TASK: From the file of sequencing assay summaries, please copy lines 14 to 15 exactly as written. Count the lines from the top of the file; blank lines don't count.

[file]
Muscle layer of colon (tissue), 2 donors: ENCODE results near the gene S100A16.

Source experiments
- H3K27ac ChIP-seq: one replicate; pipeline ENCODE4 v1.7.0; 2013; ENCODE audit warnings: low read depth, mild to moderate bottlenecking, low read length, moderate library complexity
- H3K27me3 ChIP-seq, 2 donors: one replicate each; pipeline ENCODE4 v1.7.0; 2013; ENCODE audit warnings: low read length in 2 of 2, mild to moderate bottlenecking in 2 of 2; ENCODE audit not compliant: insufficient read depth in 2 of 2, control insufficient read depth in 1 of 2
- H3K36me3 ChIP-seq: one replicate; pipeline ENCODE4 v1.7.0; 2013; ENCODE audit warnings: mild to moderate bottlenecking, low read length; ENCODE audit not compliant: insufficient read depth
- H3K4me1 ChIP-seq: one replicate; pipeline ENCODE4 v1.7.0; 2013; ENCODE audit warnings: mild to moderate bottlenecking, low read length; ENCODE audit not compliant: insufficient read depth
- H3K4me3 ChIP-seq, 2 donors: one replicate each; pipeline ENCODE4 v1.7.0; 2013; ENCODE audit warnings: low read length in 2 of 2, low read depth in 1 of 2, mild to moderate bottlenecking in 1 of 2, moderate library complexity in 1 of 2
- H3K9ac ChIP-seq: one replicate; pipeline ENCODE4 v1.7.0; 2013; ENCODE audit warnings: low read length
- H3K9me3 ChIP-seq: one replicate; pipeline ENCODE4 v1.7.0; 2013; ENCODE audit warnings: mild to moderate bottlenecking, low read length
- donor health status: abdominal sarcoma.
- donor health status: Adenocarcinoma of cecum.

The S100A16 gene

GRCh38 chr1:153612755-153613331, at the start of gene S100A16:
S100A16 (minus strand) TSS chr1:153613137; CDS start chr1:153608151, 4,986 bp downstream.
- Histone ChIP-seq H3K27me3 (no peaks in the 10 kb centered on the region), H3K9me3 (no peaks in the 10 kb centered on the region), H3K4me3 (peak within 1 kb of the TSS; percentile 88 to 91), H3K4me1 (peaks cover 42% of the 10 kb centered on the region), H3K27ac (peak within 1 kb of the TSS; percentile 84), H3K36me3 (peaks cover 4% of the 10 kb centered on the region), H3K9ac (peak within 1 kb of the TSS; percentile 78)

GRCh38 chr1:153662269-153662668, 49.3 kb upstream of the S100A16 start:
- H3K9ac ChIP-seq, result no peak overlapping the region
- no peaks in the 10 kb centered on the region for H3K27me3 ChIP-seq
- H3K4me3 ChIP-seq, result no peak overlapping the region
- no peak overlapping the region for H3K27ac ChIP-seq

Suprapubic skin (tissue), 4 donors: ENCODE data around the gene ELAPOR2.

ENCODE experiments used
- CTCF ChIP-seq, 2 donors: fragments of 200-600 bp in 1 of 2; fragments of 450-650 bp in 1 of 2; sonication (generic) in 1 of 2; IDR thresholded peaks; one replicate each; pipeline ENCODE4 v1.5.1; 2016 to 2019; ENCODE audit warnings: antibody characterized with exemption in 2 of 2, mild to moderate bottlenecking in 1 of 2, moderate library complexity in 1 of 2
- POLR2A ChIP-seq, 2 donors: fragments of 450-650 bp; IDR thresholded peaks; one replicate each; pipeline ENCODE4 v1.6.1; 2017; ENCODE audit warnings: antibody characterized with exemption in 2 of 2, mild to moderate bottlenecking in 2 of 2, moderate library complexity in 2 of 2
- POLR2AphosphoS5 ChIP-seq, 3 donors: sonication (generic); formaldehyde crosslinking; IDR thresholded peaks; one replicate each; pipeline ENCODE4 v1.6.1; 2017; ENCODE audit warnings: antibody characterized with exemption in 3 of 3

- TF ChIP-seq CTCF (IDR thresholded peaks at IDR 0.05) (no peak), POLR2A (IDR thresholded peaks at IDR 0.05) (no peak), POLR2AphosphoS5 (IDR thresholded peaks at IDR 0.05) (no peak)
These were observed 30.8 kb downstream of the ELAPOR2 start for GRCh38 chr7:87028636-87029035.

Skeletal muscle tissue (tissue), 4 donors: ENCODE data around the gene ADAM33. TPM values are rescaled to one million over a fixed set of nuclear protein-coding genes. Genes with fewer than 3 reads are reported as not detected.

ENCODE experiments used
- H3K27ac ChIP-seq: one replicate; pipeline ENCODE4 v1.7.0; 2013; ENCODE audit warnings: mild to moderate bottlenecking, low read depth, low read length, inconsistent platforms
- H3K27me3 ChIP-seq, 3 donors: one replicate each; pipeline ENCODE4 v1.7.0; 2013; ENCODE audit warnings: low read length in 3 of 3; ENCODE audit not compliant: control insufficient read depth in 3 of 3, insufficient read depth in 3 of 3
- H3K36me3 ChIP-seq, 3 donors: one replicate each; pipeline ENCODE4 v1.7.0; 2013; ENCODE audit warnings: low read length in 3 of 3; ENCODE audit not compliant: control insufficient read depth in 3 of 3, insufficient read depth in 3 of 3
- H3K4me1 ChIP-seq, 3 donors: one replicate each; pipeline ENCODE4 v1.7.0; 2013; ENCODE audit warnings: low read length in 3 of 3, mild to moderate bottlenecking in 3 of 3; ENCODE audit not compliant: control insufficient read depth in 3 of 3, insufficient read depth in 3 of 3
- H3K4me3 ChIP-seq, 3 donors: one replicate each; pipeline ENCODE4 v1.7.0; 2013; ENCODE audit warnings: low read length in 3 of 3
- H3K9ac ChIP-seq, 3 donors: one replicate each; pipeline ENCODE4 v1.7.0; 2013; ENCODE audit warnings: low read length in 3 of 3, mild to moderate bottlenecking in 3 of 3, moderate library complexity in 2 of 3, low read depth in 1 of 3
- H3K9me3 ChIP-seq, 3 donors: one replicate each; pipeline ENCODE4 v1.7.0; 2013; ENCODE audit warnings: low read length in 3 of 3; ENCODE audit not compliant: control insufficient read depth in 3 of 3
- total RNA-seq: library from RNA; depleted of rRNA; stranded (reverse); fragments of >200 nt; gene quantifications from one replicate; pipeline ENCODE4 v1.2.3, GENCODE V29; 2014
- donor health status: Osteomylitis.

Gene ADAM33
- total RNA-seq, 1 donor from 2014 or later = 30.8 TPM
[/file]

S100A16 (minus strand) TSS chr1:153613137; CDS start chr1:153608151, 4,986 bp downstream.
- Histone ChIP-seq H3K27me3 (no peaks in the 10 kb centered on the region), H3K9me3 (no peaks in the 10 kb centered on the region), H3K4me3 (peak within 1 kb of the TSS; percentile 88 to 91), H3K4me1 (peaks cover 42% of the 10 kb centered on the region), H3K27ac (peak within 1 kb of the TSS; percentile 84), H3K36me3 (peaks cover 4% of the 10 kb centered on the region), H3K9ac (peak within 1 kb of the TSS; percentile 78)